I have a confession to make: I have a love/hate relationship with many of the villains on “Hawaii Five-0.”
I love how they are smart and tricky, yet so ruthless and charismatic I want to like them — but I know I will lose my “Team Five-0” card if I ever gave into their evil charm.
More often than not, they seem to have a special vulnerability I can relate to, and even get me semi-cheering for them to at least survive McGarrett and his team. Don’t get me wrong, I never want them to actually succeed. I would never go against McG, but I would like a few of them to live and cause havoc one more day in “Five-0” land.
So like last summer’s open letter to the “Five-0” villains from season two, here’s five of my beloved season three villains, and why many of us have loved them more than we really should.
I can’t seem to say enough about the rebooted version of the 1973 classic “Hawaii Five-O” episode of the same name.
Not only was the villain, one Curt Stoner, someone we inherently felt sorry for, but he was also extremely clever in plotting his revenge against the HPD officers he blamed for the loss of his arms. Unfortunately for Stoner, he sought to avenge his limbless life by also targeting McGarrett — the son of the officer he blamed the most for causing his injury.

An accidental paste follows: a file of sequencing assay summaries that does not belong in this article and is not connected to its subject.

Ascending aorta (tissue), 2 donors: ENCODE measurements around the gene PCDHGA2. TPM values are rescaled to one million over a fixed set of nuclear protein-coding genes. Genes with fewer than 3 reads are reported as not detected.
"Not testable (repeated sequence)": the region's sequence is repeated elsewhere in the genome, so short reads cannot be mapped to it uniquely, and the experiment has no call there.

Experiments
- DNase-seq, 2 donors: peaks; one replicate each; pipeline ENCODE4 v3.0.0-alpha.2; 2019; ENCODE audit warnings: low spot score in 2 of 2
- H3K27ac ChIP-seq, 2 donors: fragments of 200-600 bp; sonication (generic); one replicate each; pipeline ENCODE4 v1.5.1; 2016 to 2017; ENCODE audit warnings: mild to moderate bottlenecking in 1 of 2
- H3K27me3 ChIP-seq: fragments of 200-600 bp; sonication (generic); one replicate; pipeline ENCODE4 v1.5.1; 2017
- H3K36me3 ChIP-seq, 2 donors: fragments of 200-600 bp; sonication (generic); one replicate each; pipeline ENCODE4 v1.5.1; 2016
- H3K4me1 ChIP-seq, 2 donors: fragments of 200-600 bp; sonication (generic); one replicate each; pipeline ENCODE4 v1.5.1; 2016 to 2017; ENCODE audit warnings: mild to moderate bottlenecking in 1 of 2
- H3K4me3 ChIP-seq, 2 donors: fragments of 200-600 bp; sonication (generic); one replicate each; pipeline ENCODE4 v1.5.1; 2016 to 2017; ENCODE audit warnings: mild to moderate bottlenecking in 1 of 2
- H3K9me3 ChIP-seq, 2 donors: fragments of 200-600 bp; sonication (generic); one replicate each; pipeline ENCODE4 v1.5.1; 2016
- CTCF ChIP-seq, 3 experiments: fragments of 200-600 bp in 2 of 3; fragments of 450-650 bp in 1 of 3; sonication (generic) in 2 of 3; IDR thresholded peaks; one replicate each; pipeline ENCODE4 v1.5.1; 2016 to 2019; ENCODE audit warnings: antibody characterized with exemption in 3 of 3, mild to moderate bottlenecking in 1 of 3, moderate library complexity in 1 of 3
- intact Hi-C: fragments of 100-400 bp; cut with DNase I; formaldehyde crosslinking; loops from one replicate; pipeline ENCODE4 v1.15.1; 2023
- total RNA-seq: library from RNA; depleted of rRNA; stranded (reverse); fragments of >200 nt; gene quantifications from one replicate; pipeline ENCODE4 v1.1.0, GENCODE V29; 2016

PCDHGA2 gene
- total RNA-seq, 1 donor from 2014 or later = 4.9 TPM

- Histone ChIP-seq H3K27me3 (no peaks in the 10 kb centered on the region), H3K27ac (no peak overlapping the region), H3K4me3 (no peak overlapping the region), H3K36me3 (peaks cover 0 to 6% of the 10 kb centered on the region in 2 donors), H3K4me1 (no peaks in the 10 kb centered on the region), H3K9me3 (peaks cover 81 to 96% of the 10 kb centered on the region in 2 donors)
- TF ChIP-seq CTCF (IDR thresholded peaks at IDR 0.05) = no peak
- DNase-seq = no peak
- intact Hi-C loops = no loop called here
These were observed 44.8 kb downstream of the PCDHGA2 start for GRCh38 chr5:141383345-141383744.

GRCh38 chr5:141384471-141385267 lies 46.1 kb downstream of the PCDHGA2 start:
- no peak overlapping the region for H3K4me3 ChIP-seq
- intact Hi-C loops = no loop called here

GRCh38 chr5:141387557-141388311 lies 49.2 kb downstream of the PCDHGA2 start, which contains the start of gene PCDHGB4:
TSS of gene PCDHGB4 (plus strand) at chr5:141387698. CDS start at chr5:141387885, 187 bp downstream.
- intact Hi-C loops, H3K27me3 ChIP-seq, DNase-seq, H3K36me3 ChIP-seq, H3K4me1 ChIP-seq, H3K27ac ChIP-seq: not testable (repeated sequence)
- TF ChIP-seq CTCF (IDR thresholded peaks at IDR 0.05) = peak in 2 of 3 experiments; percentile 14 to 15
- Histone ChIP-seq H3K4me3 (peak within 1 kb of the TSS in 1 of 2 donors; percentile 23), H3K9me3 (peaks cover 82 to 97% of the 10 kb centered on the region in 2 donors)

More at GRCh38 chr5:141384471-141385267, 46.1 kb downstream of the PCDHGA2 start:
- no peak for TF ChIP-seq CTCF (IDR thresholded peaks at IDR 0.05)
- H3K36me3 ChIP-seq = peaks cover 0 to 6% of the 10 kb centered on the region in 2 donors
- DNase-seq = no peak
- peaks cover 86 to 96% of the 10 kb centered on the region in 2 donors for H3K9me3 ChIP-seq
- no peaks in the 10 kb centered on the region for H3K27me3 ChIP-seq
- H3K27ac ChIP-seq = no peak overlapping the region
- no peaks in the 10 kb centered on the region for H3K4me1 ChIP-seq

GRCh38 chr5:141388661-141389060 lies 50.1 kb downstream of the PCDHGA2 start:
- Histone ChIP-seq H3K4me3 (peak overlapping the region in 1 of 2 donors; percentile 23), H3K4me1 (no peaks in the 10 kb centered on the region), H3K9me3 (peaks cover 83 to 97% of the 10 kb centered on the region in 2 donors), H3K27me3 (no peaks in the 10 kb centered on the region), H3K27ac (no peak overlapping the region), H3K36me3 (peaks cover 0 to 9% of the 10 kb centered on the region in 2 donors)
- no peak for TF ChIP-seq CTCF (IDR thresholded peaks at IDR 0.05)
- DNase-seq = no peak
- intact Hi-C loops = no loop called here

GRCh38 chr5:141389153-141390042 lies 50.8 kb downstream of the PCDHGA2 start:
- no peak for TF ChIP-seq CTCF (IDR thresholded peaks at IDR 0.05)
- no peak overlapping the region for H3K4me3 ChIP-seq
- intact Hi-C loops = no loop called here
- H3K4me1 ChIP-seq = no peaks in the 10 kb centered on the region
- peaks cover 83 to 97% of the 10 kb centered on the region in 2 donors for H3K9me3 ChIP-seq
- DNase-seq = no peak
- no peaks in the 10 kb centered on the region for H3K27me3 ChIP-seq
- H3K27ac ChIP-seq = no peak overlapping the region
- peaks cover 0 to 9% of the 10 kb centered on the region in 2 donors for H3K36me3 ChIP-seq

Stoner was played by the impressive Peter Weller, who also directed the episode, and the real-life double upper amputee, Jason Koger, who “stood in” for The Hookman’s bionic hands.
I think one of the reasons why I loved the Hookman was because I could understand his anger and his want for payback. I’d say losing your arms is pretty brutal, and then to spend years in jail paying for a crime that also caused that loss is adding insult to injury.
Hookman did lose a lot of my love when he shot Sgt. Duke Lukela, who was a rookie when Hookman was thwarted by Jack McGarrett and officers Keoki and Ookala. When he engraved “McGarrett” into a bullet, I knew all bets were off, as there would be no way Hookman would survive if he went after Five-0.
When Kono shot him in the end, I felt a mixture of “glad he was stopped” and “aww, poor Hookman,” mostly because the guy never had a chance once he looked through his scope and aimed at McGarrett.
The Evil Woman
I don’t think I’ve loved hating a woman like Dr. Olivia Victor, the “Evil Woman” in “Wahine ‘Ino Loa,” since Alexis Carrington graced my television in “Dynasty.”